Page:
Despite the foreboding title, this sequel to Shaun the Sheep is every bit as silly and sly as its predecessor, and with a bit more meat on its bones. It isn’t quite the depth of Nick Park’s Wallace & Gromit but it has more going for it than Aardman Studio’s recent Early Man.
Part of what makes this serving of stop-motion animation so wonderful is the complete lack of dialogue, outsides of grunts, sighs, and expressions of surprise and delight. Even without spoken words, we get an entire story of surprising breadth and depth.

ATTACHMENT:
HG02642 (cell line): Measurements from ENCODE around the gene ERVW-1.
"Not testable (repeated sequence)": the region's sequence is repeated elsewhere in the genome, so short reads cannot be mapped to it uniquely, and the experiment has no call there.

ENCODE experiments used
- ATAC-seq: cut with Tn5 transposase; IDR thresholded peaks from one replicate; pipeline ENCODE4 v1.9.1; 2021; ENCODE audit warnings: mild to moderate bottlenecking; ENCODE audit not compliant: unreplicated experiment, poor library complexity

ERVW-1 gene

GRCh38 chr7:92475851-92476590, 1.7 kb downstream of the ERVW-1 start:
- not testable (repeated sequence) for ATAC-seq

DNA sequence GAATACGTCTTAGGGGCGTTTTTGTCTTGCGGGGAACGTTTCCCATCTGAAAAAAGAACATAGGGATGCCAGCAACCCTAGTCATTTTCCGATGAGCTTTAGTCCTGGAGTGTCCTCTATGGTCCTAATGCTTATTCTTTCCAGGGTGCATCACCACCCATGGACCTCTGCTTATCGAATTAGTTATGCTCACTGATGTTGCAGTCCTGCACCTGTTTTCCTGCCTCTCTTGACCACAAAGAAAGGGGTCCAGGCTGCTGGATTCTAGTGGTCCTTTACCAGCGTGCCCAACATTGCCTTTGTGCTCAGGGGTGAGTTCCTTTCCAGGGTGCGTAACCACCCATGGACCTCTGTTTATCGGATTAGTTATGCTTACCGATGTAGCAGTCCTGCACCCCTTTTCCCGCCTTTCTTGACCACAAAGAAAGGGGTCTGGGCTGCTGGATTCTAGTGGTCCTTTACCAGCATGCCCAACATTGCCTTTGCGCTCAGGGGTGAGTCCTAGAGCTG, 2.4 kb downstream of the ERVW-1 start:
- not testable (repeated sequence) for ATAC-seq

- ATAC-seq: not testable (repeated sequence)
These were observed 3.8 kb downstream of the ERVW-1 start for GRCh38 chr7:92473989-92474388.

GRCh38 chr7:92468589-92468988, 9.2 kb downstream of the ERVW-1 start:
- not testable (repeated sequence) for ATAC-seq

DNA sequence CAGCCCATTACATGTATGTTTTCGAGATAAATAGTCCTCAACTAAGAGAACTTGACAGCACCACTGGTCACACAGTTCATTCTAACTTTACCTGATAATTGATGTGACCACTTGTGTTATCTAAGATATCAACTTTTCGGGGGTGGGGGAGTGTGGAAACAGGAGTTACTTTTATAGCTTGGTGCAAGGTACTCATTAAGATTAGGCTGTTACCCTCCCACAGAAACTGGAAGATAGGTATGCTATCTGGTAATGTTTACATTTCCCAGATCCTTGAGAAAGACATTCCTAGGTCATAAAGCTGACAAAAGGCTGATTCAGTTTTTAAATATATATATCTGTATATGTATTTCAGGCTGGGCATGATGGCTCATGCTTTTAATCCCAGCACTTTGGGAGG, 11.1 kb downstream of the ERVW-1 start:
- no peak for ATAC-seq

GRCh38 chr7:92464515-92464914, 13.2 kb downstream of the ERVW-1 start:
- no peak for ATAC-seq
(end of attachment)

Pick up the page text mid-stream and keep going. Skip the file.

Now it may be an absurdist tale of sheep and aliens galavanting about the countryside, but it holds together and manages to cater to both kids and adults in its references and actions. And for their first feature out of the art room to direct, Will Becher and Richard Phelan did Aardman Studios proud pulling it all together.
When you’ve some time to spare and just want to sit back and laugh, with or without young viewers by your side, this is a nice distraction. And, of course, the animation is a delight all on its own.